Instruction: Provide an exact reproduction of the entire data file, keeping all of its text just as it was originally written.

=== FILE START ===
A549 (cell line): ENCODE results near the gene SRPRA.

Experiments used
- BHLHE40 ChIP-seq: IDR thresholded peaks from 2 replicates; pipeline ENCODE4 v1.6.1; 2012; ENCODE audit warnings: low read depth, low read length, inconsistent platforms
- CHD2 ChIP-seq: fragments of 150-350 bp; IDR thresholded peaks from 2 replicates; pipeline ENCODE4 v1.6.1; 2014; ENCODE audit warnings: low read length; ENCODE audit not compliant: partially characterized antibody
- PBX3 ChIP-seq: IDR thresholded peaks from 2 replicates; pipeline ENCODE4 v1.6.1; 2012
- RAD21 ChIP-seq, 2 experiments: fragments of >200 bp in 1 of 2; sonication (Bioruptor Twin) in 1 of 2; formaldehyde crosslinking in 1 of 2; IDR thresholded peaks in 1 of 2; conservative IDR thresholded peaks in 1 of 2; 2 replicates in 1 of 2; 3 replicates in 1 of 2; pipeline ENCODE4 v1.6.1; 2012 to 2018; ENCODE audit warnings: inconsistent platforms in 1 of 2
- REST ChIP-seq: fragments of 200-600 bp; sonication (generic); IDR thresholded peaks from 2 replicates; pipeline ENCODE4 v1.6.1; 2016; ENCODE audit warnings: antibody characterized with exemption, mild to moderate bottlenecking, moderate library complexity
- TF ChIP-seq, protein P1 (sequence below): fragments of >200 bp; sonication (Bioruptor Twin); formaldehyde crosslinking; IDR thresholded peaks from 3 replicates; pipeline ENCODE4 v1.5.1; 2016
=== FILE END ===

A549 (cell line): ENCODE results near the gene SRPRA.

Experiments used
- BHLHE40 ChIP-seq: IDR thresholded peaks from 2 replicates; pipeline ENCODE4 v1.6.1; 2012; ENCODE audit warnings: low read depth, low read length, inconsistent platforms
- CHD2 ChIP-seq: fragments of 150-350 bp; IDR thresholded peaks from 2 replicates; pipeline ENCODE4 v1.6.1; 2014; ENCODE audit warnings: low read length; ENCODE audit not compliant: partially characterized antibody
- PBX3 ChIP-seq: IDR thresholded peaks from 2 replicates; pipeline ENCODE4 v1.6.1; 2012
- RAD21 ChIP-seq, 2 experiments: fragments of >200 bp in 1 of 2; sonication (Bioruptor Twin) in 1 of 2; formaldehyde crosslinking in 1 of 2; IDR thresholded peaks in 1 of 2; conservative IDR thresholded peaks in 1 of 2; 2 replicates in 1 of 2; 3 replicates in 1 of 2; pipeline ENCODE4 v1.6.1; 2012 to 2018; ENCODE audit warnings: inconsistent platforms in 1 of 2
- REST ChIP-seq: fragments of 200-600 bp; sonication (generic); IDR thresholded peaks from 2 replicates; pipeline ENCODE4 v1.6.1; 2016; ENCODE audit warnings: antibody characterized with exemption, mild to moderate bottlenecking, moderate library complexity
- TF ChIP-seq, protein P1 (sequence below): fragments of >200 bp; sonication (Bioruptor Twin); formaldehyde crosslinking; IDR thresholded peaks from 3 replicates; pipeline ENCODE4 v1.5.1; 2016